What's up with 6mm?

When a gamer decides to play a game they must select a the scale of their miniatures. With the various scales available, why would anyone go with 6mm? We went over to the 6mm Miniatures Yahoo Group to find out.

Mark Luther's WW2

For some it was the ability to play large battles on a small table. Being able to get eighty or more vehicles per side plus infantry on the board allows for a better battlefield presentation. Terrain could be made from model railroad products and with a bit ingenuity tables representing any season could be constructed. Huge battles where one miniature represents on vehicle or soldier are easier to construct in terms of figures and terrain, something which is likely impossible in larger scales. Storage of four thousand micro tanks and associated infantry do not take up much room. Try that with larger miniatures!

Maidstone Wargames Society Napoleonic battle (Aspern-Essling)

Pz8's Syrian PzIV Ausf. G, 1967

It is also the only scale in which large battles involving highly maneuverable armored forces can be properly fought. Vehicles in other scales can look great, but they serve little real purpose other than serving as a mobile bunker. Players are also encouraged to keep effective weapon ranges maximized. Tank and anti-tank attacks can take place at appropriate ranges, indirect fire can be launched and land on the same table with realistic burst radii. 6mm also allows for the proper use of mobility which can change the outcome of a battle very quickly. Air assaults, parachute drops, scouting and envelopments are now possible and effective tools to be used in the game. Expanding the front to be covered by a defending force makes for more strategy instead of being limited to bloody suicide charges down a narrow front.

Brigade Models Sci-fi

Cost is an important factor as well. An entire British paratroop company with extras could be purchased for the same price as a single platoon or squad in larger scales. Entire armies can be got for the price many people spend on a single night out to the pub or local restaurant. Gamers can afford to purchase units in multiple genre or experiment with different rules while investing very little financially.

Ken Whitehurst's Marauder Wing

Most find painting in 6mm much faster than with other scales, the main downside is smaller units or infantry stands can form a challenge. A player can choose to be impressionistic, and paint only what you can see from arms length, all the way up to fanatical, and paint the moustaches on every face. There are several techniques one can utilize:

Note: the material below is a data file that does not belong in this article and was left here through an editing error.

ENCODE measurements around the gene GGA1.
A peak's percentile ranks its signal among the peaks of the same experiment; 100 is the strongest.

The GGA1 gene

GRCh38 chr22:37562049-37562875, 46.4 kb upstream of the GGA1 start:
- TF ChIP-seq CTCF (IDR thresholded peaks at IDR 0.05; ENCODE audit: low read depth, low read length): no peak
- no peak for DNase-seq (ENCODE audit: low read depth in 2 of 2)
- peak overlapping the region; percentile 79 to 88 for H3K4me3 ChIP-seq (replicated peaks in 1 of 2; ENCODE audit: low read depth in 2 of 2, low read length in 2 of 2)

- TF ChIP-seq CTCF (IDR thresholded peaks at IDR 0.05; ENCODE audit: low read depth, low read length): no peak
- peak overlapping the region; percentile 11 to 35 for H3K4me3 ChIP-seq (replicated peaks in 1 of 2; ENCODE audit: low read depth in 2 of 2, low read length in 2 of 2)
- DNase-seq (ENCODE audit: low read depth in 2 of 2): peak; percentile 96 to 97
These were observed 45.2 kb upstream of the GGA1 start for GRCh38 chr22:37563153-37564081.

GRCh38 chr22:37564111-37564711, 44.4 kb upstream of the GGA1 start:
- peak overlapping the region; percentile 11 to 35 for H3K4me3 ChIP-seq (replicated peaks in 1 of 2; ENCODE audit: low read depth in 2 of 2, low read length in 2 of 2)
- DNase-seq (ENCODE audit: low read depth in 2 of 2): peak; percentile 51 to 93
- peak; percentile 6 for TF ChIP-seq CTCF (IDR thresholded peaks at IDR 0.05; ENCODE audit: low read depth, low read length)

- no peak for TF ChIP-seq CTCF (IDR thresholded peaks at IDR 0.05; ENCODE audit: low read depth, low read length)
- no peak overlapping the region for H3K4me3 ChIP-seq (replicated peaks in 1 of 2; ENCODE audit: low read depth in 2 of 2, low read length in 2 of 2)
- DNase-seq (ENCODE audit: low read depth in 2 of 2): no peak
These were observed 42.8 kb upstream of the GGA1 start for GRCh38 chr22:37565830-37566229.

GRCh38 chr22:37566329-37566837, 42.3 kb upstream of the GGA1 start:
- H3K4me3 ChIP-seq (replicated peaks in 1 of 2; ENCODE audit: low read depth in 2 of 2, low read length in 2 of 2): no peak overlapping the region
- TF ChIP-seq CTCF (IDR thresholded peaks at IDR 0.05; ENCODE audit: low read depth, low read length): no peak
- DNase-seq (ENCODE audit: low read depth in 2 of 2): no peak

• Prime the figures with black, dry brush heavily with white, use diluted paint to add color, use a light wash mixed with Future floor polish followed by dry brushing on the edges to finish.
  • Prime with a thin color of pale or white, dry brush with color, and finish with an ink wash.
  • Prime with color of your choice and ink wash.

Brigade Models Sci-fi

Some paint things like canteen straps or other items which stand out on the minis. By accenting one or two features the human mind assumes more painted detail than what was actually attempted. The use of an ink wash helps to add shadow (and weight), bring out the detail of nooks and crannies, and help equalize bright colors. The main secret is to paint the unit to look good at arm's length - don't paint it if you don't have too! Another suggestion is to base the unit first before you paint them. Group the miniatures in appropriate sized units (platoons, companies, brigades) suited for your genre. Using all of these suggestions a gamers can crank out an entire army very quickly.

Mark Luther's Sturmoviks

Ken Whitehurst's Balkankreuz Cheetah

When asked what they play in 6mm, gamers offered up both time periods as well as rules. Common time periods covered are Ancients, Punic Wars, 8th Century, 9th Century, 10th Century, Medieval, Renaissance, American Colonial, Napoleonics, Victorian Colonial, WWI, WWII, Viet Nam, Moderns, Futures and Sci-Fi. Rules used for play include Space Marine, Epic: Armageddon, Battletech, Dirtside II, OGRE, CAV, Future Commander, Cold War Commander, Blitzkrieg Commander, Flames of War, Volley & Bayonet and a giant monster attack game. A recent revival in Advanced Squad Leader circles has again found 6mm infantry used in conjunction with 1/285 scale vehicles.

Mark Luther's Desanti ala Shermans

What's to love about a game in 6mm? A series of historical War of Spanish Succession scenarios played with a friend using Baccus miniatures and Volley & Bayonet rules. A club competition based on Thermopiles where each club member commands the Spartans for a turn against hordes of Persians played by the other club members with the goal of seeing how long they could hold out. Quickfire II games of planetary invasion on a twelve foot table or an alien infested city six foot in diameter. Space Marine played at the very first GW North American Games Day (1993) on a very cool table with a huge tower in the center where all of the players brought their own painted units.

Ken Whitehurst's OGRE Mk. III

A 1944 game at Salute with fantastic sculpted hills and covered with outstanding German and Allied miniatures. A large Napoleonic game put together by a fellow club member. Fantasy Warhammer with over two thousand Orcs battling six hundred Dwarves. Hamburger Hill scenario gamed with GHQ troops and Piquet Forgotten Heroes rules resulting in a similar feel from the movie of the same battle. The German retreat column, during the collapse of Army Group Center, had to travel the long length of the table across 2 bridges while Soviets poured in from the flanks and sky. A spectacular D-day game run at a convention. What's there not to love?

Mark Bevis'Blenheim

© 2010, Gabriel Landowski